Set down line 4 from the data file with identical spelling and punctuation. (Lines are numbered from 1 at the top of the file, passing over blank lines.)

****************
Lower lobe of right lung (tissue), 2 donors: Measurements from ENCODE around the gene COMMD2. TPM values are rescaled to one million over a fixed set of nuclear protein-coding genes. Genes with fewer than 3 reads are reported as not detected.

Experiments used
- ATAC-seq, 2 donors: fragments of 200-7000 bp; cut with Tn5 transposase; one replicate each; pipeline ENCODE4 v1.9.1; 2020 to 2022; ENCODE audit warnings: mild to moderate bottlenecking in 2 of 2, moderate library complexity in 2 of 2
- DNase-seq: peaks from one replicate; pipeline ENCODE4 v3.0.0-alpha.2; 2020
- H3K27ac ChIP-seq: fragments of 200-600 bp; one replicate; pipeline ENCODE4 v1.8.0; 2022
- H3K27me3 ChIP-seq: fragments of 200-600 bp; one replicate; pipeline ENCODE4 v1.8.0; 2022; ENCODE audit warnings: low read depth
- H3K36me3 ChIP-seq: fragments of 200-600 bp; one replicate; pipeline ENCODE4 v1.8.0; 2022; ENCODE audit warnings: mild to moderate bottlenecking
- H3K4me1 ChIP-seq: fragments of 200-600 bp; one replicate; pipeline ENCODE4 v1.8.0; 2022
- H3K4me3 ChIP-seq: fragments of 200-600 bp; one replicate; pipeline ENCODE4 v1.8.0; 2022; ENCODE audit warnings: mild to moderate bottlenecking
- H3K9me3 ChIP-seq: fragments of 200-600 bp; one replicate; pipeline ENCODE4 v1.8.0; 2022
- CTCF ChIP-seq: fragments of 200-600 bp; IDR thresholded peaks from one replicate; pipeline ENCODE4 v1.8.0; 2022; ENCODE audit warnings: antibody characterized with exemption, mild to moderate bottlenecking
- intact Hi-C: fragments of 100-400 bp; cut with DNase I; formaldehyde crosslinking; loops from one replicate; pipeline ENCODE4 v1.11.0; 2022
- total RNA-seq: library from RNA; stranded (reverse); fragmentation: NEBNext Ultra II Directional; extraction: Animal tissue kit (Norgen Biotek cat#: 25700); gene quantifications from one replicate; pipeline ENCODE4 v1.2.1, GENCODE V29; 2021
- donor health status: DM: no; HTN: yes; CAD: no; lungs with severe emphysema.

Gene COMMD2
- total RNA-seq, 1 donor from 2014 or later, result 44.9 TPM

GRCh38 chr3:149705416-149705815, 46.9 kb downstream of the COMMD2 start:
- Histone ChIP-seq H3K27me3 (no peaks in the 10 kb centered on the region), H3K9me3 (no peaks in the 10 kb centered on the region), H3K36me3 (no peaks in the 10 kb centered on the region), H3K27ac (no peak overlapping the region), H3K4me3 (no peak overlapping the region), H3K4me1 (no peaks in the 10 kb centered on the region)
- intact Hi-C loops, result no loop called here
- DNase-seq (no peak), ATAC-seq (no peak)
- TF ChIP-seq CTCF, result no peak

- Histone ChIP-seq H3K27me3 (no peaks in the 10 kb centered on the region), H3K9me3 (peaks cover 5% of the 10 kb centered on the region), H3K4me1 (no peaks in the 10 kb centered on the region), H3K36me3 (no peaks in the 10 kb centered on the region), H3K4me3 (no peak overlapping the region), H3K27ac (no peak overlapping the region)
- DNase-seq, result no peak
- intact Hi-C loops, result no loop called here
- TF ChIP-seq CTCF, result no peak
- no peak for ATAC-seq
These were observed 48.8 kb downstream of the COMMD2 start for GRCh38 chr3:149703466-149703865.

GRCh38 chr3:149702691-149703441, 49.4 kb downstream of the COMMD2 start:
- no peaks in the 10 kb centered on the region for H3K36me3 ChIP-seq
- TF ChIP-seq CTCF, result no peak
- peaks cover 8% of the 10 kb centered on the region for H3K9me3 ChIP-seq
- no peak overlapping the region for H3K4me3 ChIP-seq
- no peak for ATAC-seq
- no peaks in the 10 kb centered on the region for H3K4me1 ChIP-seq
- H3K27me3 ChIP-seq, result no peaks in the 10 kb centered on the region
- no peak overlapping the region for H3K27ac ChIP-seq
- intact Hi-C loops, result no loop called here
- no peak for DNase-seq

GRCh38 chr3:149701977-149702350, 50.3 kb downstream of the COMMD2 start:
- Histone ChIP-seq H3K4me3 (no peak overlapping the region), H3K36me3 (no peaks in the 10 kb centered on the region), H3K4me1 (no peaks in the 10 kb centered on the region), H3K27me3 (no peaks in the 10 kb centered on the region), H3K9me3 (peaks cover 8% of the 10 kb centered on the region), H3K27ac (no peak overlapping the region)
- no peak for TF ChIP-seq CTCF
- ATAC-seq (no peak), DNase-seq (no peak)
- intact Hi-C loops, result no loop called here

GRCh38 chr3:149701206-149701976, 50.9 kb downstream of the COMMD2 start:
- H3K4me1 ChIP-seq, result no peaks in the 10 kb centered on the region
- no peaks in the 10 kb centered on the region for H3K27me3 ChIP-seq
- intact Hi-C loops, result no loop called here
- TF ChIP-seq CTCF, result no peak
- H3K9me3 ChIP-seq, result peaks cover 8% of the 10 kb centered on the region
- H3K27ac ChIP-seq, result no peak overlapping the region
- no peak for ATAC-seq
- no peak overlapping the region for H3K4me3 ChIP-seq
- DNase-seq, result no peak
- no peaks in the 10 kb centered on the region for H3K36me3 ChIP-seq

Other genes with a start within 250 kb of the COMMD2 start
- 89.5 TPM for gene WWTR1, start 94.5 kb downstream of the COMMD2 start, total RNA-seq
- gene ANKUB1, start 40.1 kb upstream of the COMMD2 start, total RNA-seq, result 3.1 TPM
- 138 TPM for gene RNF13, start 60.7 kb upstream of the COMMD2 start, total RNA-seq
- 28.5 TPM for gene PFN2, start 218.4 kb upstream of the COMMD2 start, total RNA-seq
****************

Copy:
- DNase-seq: peaks from one replicate; pipeline ENCODE4 v3.0.0-alpha.2; 2020